Japan Launches Spy Satellites Into Orbit

Japanese H-2A Rocket
A file photo of a Japanese H-2A rocket launching a payload into orbit from Japan's Tanagashima Space Center. (Image credit: JAXA)

Japan launched two spy satellites Sunday to collect sharp imagery for the government's defense and intelligence agencies, continuing a series of clandestine space missions devised to keep track of North Korean military activity.

The payloads lifted off on a Japanese H-2A rocket at 0440 GMT (11:40 p.m. EST) from the Tanegashima Space Center, Japan's primary launch site nestled on a picturesque island in the Pacific Ocean.

Liftoff occurred at 1:40 p.m. local time in Japan, and the rocket pitched southeast from Tanegashima before turning south for its ascent to orbit over the Pacific Ocean.

The 187-foot-tall launcher soared into an overcast sky on the power of its two solid rocket boosters and a hydrogen-fueled main engine, rapidly vanishing into clouds and leaving a billowing exhaust plume and booming noise in its wake. [Photos: Japan's Space Cargo Ship Fleet]

The launch was streamed live online by amateur observers, but there was no official webcast provided by the Japanese government or Mitsubishi Heavy Industries, the H-2A rocket's commercial operator.

The H-2A rocket surpassed the speed of sound in less than a minute, and 1.6 million pounds of thrust pushed the orange and white launcher higher over the Pacific Ocean.

The solid-fueled boosters jettisoned about two minutes after liftoff, and the rocket's nose fairing released as the H-2A rocket reached the thin upper atmosphere.

The rocket's cryogenic upper stage took over next, igniting to put the mission's two secretive payloads into orbit.

The launch marked the 22nd flight of an H-2A rocket and the eighth launch dedicated to Japan's spy satellite program.

Japanese officials declared the launch a success about 20 minutes after liftoff.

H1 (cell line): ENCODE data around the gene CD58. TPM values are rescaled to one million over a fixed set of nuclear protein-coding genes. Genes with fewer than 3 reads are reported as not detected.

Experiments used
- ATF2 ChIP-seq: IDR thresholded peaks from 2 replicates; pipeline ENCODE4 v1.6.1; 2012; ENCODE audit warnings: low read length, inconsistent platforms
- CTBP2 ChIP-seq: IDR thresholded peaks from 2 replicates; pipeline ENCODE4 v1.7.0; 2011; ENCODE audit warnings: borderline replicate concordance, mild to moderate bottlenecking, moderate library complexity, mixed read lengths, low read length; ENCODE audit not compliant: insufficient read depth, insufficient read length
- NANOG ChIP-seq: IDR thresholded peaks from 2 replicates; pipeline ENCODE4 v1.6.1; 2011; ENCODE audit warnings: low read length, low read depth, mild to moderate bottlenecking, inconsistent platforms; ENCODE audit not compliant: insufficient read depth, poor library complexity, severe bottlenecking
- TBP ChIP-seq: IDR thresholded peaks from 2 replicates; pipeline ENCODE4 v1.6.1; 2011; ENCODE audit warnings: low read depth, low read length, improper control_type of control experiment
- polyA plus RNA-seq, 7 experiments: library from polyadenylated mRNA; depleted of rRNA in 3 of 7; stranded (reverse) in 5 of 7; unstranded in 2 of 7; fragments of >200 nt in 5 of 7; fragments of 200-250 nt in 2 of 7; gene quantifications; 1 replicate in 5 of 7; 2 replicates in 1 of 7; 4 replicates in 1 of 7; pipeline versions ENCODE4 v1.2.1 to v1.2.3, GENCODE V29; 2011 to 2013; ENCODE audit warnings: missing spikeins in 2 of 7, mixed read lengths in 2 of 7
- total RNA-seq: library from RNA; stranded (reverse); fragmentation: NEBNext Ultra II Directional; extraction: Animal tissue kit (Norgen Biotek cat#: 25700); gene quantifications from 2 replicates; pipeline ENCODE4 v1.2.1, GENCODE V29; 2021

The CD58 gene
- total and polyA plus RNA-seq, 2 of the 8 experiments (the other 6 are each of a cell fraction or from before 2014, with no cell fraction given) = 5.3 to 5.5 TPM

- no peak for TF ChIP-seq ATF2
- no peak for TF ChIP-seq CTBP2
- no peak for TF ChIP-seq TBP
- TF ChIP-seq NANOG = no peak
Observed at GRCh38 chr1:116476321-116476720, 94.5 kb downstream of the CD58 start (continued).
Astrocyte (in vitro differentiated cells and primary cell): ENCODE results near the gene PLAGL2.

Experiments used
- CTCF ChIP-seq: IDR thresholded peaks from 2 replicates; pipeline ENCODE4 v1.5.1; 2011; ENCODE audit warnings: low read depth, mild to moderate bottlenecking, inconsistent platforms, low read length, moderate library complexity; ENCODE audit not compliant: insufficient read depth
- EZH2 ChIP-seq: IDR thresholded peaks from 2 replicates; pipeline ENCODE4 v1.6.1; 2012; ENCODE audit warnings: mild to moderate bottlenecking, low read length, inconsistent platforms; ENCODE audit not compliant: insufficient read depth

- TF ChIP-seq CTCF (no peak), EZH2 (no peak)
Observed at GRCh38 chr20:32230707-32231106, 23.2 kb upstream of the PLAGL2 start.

Two payloads were aboard the H-2A rocket, the country's fourth radar reconnaissance satellite and a demonstration craft with an optical camera, according to the Japan Aerospace Exploration Agency, which owns the Tanegashima Space Center.

The Japanese government calls the spacecraft Information Gathering Satellites.

The radar-equipped satellite can take pictures of the ground day-and-night and in all weather conditions.

Japan has not disclosed the exact capabilities of the satellites, including their imaging resolution.

The most advanced Japanese reconnaissance satellites likely provide imagery with a resolution less than a meter. The optical demonstration craft launched Sunday may provide imagery with a resolution as high as 40 centimeters, or about 15 inches, better than U.S. commercial imaging satellites, according to the Kyodo news agency.

Japan established the space-based reconnaissance program in the wake of a North Korean missile test over Japanese territory in 1998. Although the program was initially aimed at monitoring North Korea, the satellites can take pictures of nearly any place on Earth each day.

The first Information Gathering Satellites were launched in 2003.

Japanese officials used imagery from the IGS program in the aftermath of the March 2011 earthquake that spawned a devastating tsunami and the following crisis at the Fukushima nuclear power plant.

Sunday's mission marked the first space launch of the year for Japan, which plans at least three more launches in 2013.

In July, Japan will launch its fourth robotic cargo craft to the International Space Station aboard the heavy-lift H-2B rocket. In the autumn, Japan plans the first flight of its smaller solid-fueled Epsilon satellite launcher from the Uchinoura Space Center on the south shore of Kyushu, the southernmost of Japan's main islands.

Before the end of 2013, another H-2A rocket will deploy JAXA's second Advanced Land Observing Satellite, which will collect environmental data for climate science and disaster response applications.

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Spaceflightnow.com Editor

Stephen Clark is the Editor of Spaceflight Now, a web-based publication dedicated to covering rocket launches, human spaceflight and exploration. He joined the Spaceflight Now team in 2009 and previously wrote as a senior reporter with the Daily Texan. You can follow Stephen's latest project at SpaceflightNow.com and on Twitter.